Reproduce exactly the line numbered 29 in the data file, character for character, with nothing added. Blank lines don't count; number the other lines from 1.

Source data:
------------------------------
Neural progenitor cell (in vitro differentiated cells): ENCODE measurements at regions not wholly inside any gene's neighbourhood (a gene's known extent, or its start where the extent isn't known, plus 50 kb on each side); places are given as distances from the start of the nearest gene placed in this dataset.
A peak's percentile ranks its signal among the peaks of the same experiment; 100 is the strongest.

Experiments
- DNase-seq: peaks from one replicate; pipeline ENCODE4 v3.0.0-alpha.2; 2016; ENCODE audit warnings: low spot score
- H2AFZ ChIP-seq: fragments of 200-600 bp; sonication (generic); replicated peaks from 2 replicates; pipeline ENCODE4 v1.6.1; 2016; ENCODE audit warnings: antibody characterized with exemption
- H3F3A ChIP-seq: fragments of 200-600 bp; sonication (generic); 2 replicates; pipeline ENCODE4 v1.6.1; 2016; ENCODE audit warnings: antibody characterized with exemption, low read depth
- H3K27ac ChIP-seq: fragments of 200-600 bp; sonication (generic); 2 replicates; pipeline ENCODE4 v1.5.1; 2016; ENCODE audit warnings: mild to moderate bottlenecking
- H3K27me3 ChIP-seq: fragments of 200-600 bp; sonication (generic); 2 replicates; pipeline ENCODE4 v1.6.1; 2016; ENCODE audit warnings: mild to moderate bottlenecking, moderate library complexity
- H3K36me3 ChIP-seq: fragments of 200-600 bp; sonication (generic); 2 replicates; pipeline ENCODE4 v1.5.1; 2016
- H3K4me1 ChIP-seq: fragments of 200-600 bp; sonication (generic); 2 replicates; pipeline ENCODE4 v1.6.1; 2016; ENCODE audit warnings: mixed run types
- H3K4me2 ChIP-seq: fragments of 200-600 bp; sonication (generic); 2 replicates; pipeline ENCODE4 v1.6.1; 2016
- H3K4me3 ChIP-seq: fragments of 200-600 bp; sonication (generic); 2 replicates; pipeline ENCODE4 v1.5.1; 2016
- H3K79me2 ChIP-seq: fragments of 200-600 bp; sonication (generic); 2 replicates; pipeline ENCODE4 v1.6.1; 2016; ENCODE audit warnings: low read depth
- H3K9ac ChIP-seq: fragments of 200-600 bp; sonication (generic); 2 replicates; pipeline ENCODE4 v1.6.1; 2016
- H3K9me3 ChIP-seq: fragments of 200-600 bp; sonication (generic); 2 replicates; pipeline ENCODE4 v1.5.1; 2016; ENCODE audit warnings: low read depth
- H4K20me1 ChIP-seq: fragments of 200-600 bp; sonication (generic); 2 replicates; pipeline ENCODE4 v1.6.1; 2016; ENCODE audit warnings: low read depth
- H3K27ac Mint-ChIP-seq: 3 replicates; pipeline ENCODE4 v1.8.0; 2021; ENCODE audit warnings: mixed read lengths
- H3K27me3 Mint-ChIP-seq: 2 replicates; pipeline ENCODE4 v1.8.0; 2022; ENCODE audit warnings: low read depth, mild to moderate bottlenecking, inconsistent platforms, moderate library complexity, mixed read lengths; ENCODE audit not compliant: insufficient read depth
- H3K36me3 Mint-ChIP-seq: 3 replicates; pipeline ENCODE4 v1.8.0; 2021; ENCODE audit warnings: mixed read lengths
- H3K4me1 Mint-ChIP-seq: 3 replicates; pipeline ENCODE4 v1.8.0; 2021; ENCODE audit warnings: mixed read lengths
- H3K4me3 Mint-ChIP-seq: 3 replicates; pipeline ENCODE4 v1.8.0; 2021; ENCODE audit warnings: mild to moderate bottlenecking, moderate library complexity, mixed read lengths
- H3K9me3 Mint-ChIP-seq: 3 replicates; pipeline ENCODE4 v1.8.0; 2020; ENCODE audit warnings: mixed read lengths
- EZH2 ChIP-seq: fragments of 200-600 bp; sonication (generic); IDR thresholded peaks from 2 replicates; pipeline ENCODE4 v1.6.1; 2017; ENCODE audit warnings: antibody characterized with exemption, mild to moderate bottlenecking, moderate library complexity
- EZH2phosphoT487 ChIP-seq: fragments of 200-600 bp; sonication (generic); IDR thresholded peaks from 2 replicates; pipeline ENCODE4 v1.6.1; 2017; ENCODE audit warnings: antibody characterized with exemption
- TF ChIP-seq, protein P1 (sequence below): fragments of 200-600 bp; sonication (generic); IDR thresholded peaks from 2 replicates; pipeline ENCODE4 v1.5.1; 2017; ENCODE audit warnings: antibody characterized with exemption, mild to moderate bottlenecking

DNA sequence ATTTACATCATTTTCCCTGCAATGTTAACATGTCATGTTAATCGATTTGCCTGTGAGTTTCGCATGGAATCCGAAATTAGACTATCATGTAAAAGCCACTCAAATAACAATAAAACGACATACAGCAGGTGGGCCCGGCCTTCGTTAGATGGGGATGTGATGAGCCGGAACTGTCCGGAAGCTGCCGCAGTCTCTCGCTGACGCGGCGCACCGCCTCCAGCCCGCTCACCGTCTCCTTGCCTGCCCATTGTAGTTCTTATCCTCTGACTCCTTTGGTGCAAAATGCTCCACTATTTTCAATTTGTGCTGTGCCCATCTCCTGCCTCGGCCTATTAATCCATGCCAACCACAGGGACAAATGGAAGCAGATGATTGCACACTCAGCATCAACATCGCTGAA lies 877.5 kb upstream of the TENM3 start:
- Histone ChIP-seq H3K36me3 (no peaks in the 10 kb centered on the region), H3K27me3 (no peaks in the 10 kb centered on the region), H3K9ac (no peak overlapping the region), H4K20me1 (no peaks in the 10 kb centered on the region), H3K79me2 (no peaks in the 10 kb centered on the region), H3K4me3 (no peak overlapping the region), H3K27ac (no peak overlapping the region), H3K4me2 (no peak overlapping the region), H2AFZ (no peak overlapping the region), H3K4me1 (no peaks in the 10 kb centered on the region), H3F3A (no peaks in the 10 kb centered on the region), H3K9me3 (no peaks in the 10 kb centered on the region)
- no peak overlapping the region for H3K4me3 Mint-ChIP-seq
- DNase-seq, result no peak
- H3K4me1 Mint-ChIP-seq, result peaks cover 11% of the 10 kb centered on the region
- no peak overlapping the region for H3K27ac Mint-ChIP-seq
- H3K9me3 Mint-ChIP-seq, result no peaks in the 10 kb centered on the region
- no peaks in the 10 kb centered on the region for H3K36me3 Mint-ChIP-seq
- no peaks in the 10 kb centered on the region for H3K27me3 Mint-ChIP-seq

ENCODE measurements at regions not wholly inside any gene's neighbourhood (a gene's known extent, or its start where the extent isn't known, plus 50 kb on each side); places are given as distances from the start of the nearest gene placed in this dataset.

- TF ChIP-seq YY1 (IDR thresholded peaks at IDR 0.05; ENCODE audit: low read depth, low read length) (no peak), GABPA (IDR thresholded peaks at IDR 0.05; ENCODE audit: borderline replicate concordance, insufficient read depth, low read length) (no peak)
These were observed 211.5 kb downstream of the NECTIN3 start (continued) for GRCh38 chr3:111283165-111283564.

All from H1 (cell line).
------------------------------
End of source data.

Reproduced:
- DNase-seq, result no peak